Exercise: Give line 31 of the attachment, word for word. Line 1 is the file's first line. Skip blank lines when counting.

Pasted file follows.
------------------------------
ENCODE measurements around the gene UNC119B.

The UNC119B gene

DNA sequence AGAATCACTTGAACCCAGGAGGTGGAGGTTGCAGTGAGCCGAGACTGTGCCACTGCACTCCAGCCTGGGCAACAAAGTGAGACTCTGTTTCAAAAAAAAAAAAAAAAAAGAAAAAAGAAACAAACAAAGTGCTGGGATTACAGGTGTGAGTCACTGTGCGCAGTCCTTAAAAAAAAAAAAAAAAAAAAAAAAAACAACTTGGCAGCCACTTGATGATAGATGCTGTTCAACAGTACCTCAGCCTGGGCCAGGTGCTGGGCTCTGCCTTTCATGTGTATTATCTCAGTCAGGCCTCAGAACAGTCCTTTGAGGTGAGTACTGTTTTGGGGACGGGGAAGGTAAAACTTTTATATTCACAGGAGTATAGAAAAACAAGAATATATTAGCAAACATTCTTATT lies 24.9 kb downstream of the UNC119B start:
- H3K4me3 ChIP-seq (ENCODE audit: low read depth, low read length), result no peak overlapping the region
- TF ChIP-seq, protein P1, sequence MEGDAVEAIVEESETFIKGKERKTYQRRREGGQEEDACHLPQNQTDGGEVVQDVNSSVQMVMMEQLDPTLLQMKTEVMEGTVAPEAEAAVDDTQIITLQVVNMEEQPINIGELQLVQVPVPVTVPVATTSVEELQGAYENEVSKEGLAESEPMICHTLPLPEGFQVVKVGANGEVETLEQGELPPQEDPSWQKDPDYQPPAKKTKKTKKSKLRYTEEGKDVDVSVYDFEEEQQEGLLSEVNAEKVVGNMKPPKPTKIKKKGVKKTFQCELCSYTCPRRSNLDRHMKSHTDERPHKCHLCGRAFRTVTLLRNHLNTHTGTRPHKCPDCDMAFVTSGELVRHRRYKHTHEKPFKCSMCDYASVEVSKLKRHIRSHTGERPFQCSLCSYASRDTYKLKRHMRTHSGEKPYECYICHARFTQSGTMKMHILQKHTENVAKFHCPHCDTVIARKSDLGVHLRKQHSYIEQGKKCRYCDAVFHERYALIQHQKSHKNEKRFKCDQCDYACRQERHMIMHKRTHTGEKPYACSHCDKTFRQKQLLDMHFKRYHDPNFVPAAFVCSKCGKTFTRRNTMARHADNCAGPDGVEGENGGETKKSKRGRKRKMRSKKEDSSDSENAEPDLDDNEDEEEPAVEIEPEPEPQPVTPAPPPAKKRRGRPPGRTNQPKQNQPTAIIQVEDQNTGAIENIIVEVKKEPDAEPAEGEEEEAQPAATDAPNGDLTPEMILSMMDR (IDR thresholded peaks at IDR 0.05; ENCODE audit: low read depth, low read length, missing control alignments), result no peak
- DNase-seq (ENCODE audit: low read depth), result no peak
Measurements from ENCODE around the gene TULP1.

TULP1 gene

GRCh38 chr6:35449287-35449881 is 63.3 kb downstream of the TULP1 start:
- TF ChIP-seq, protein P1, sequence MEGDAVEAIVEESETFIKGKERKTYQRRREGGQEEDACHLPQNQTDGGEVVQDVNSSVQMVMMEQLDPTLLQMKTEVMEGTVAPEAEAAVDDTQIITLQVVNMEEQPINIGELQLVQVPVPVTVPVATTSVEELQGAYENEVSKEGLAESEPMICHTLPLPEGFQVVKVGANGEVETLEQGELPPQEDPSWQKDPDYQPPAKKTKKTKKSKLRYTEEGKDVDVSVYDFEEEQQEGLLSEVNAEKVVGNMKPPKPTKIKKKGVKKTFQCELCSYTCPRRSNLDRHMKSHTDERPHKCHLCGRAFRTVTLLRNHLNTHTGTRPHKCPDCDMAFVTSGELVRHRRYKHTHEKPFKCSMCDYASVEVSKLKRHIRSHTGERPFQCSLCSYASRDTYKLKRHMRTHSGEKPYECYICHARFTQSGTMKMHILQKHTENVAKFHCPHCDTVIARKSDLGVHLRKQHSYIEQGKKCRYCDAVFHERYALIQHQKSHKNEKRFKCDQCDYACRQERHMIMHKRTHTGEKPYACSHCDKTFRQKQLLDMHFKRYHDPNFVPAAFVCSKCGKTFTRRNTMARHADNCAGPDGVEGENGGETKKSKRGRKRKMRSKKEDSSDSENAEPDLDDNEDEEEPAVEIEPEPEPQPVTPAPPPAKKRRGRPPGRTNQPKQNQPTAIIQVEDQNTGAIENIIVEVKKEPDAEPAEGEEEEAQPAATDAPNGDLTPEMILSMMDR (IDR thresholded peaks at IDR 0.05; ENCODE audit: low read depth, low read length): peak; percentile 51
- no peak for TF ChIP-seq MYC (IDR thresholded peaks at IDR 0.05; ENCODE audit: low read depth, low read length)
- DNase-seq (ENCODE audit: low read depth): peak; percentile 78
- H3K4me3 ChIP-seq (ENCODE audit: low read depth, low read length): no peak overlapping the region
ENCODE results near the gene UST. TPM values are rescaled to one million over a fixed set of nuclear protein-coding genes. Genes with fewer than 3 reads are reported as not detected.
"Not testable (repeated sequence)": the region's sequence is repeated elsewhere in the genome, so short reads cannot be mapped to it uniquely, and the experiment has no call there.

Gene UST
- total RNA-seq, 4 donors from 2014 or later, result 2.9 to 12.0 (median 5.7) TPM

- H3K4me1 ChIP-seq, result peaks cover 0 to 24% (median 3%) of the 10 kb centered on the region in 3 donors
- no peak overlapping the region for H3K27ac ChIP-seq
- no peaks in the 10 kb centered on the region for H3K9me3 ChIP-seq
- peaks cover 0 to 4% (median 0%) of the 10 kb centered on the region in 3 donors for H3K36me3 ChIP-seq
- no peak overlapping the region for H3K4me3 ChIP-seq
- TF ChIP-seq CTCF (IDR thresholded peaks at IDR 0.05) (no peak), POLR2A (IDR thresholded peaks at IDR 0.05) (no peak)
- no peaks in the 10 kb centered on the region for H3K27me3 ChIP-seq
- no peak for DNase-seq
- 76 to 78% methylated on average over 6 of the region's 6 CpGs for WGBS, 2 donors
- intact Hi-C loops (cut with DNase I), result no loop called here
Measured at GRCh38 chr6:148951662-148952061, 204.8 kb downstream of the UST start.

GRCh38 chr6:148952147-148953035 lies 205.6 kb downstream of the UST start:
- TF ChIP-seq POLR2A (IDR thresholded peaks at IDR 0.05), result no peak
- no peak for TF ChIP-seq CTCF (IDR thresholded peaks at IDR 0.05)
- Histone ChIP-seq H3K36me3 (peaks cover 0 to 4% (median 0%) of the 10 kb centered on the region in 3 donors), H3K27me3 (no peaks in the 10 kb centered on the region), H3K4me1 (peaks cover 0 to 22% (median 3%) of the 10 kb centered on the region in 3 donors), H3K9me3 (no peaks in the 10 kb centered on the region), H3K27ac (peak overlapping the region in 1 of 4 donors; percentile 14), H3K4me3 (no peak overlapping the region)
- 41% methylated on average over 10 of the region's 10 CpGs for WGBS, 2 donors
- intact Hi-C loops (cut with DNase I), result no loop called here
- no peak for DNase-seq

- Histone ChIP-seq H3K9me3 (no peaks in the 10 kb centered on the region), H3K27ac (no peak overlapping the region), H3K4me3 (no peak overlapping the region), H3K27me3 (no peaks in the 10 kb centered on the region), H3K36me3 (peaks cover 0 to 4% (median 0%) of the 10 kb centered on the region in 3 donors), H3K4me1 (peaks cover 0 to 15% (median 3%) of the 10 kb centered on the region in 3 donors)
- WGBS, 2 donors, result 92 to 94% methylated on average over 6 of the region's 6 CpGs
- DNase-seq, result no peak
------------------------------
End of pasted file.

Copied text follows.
- no peak for TF ChIP-seq CTCF (IDR thresholded peaks at IDR 0.05)